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The 6 Most Versatile Essential Oils You Can Own (You Already Have No. 2, Right?)

The 6 Most Versatile Essential Oils You Can Own (You Already Have No. 2, Right?)

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As an essential oil practitioner, there are several oils that I use more often than others. This is because these essential oils are extremely versatile, with each having multiple uses.

Here is a list of what I consider the six most versatile essential oils you can buy. Stored property, they can last several years.

1. Tea tree.

Tea tree essential oil is native to Australia and has a hot, spicy, nutmeg-like, medicinal aroma.

Tea tree was named by Captain Cook’s crew, who brewed the small, dark leaves as a tea. Its astounding healing properties were used by the Aborigines. During World War II, medics recognized its powerful germicidal and antiseptic effects.

Tea tree is a powerful antiseptic and kills bacteria, fungi and viruses. It is great for treating cuts, burns, chicken pox, acne, cold sores, halitosis (bad breath), insect stings, blisters, head lice and rashes. It is useful in fighting fungal and yeast infections, as well.

For household uses, tea tree can be utilized as an anti-microbial laundry freshener, insect repellent, mold remover, natural deodorant, foot deodorizer and general cleaner.

2. Lavender.

Lavender essential oil is native to Europe and Australia and has a fresh, sweet, herbaceous and floral scent.

Lavender has been used for many centuries but became popular with the Romans, who used it to scent baths and for healing.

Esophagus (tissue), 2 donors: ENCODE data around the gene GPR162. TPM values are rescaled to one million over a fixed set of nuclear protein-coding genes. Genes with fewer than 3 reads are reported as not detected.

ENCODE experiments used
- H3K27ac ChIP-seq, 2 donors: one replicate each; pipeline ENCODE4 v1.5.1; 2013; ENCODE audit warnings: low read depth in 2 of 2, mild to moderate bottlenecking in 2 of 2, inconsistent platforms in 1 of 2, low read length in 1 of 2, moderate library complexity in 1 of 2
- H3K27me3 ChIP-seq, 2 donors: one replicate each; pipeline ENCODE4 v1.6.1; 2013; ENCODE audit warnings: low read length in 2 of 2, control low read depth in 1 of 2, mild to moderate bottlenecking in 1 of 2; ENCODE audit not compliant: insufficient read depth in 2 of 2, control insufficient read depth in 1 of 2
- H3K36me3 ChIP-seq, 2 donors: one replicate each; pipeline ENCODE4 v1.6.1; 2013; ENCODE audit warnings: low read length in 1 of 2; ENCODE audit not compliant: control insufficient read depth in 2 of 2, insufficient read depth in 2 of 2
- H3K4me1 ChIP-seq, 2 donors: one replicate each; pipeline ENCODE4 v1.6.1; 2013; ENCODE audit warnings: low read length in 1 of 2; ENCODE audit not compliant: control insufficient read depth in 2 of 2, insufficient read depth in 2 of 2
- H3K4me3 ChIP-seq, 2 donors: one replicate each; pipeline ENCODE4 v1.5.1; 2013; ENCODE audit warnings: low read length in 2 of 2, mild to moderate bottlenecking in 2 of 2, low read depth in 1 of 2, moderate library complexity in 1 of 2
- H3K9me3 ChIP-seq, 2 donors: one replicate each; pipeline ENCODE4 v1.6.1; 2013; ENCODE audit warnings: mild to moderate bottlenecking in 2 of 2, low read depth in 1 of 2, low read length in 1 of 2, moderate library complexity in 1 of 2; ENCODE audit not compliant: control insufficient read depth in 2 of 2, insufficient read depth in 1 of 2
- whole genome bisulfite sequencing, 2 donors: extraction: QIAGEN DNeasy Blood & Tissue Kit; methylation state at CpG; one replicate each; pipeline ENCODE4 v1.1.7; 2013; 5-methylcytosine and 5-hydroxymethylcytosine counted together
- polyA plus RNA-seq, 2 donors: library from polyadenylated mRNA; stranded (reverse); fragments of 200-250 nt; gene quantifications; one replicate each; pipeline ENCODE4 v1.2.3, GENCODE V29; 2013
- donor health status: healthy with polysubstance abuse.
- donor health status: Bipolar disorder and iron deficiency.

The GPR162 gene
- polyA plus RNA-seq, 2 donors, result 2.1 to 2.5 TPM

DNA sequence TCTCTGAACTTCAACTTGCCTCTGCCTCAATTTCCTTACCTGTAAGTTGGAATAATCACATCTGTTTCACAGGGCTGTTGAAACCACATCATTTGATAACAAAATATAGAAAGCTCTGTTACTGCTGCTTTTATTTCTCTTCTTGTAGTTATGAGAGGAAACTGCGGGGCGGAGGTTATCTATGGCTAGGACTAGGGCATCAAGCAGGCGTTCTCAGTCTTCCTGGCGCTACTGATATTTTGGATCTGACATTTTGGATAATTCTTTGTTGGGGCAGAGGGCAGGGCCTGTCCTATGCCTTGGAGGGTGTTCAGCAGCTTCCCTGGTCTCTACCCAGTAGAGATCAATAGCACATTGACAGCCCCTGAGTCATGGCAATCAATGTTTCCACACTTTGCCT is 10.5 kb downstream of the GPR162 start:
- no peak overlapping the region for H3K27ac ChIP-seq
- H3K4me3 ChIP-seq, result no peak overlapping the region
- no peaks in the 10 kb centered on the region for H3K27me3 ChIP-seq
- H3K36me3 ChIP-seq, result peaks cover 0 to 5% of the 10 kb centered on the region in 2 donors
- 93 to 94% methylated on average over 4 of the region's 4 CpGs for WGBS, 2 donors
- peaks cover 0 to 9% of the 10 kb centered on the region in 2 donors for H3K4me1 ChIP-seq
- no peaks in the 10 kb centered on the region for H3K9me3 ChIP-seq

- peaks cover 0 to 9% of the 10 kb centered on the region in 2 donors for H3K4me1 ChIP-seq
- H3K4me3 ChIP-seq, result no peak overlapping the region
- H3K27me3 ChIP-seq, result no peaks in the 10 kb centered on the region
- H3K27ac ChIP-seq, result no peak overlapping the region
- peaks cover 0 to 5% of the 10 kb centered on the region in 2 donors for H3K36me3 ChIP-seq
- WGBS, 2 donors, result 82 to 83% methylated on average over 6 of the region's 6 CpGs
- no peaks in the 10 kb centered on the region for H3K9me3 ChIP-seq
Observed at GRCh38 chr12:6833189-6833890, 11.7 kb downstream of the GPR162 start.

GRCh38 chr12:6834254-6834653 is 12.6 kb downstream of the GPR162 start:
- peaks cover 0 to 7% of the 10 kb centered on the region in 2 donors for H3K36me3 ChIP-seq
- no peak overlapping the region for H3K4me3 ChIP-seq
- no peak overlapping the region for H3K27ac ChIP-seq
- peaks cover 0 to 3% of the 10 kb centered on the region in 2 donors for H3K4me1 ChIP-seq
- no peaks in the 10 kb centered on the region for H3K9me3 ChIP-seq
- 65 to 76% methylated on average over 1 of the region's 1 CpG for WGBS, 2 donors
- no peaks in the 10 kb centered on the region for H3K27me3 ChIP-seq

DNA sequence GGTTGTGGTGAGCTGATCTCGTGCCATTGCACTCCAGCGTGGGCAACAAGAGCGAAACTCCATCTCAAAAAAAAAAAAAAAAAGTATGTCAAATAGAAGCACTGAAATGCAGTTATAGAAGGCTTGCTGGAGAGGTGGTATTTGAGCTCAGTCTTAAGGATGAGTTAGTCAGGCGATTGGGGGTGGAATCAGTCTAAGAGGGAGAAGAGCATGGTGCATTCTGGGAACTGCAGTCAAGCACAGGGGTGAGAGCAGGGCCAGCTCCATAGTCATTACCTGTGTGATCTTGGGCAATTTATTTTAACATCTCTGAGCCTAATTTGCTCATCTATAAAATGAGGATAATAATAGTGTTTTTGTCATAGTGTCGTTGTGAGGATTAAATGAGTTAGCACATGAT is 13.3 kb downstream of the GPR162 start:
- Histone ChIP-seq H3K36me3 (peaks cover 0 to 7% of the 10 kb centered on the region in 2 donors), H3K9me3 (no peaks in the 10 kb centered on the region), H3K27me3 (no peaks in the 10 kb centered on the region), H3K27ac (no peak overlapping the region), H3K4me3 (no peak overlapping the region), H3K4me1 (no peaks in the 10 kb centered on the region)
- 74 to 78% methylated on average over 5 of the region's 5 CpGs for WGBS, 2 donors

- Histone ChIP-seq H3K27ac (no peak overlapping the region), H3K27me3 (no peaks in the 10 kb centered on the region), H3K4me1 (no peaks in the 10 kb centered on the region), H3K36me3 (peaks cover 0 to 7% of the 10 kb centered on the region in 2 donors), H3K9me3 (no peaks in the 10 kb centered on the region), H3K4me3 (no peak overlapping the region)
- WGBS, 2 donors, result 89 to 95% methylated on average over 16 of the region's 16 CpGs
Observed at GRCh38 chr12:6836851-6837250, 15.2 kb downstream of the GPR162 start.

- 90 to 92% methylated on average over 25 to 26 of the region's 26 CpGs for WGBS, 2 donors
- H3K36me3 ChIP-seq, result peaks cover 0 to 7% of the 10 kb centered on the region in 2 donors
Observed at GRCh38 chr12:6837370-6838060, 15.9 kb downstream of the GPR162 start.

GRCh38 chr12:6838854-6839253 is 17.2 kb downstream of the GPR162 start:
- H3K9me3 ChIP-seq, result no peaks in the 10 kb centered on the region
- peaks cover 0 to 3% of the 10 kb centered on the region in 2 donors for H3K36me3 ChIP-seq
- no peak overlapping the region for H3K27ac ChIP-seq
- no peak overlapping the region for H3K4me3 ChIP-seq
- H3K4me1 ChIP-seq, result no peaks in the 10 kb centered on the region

It is used frequently in soaps, perfumes and potpourri.

Lavender essential oil has both stimulating and relaxing properties, as it calms, invigorates, refreshes and lifts the spirits. It has powerful antiseptic, analgesic and healing effects, as well.

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In aromatherapy, it is great for treating depression, stress, anxiety and insomnia. Try using it in an oil diffuser or in a hot bath.

In massage therapy, it is perfect for reducing aches and pains, including headaches. It has been used to reduce labor pains for centuries. It is ideal for healing burns, cuts, rashes, and also is used to treat dermatitis, acne and scars.

3. Peppermint.

Peppermint grows worldwide and is part of the mint family, and has a fresh, minty and menthol aroma.

The 6 Most Versatile Essential Oils You Can Own (You Already Have No. 2, Right?)

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Mint was prized in Japan and China for centuries and has been found in Egyptian tombs dating back to 1000 BC. Traditionally, people drank it as a tea or chewed the leaves to cure complaints of the stomach or to calm nerves.

Peppermint is invigorating, stimulating, refreshing, cooling and clears the head.

Peppermint essential oil is perfect for treating general aches and pains, headaches and muscular pains, since it is an analgesic and has a warming quality.

It is also good for mental fatigue, symptoms of a cold, morning sickness, indigestion, travel sickness, varicose veins, sunburn, insect bites, nausea, indigestion, PMS and menopausal hot flashes.

Use peppermint oil as a massage blend, in baths, in an oil diffuser or as a compress. A few drops on a tissue can clear your head, whether you’re suffering from a cold or mental fatigue, and also can relieve symptoms of nausea and headaches.

4. Rosemary.

Rosemary is grown in England, the Mediterranean, China and California for cultivation purposes. The oil has a fresh, green, woody and slightly minty smell.

Rosemary is ideal as an antiseptic and astringent. It is a natural analgesic and warming oil. Furthermore, it is invigorating but calming and is a great cleansing oil.

Rosemary essential oil is perfect for treating aches, pains and headaches because of its analgesic properties, and it warms the body. It also aids in increased blood circulation and reducing fluid retention. Furthermore, it is good for anxiety, nervousness, breathing problems, coughs, fatigue and as a mental pick-me-up.

Use rosemary essential oil in massage blends, hot baths and oil diffusers — or simply inhale from a tissue. It can also be used as a natural insect repellent and is safe for the garden, as well.

5. Oregano.

Oregano is an herb that is grown worldwide. Oil of oregano has a warm, sweet and spicy aroma.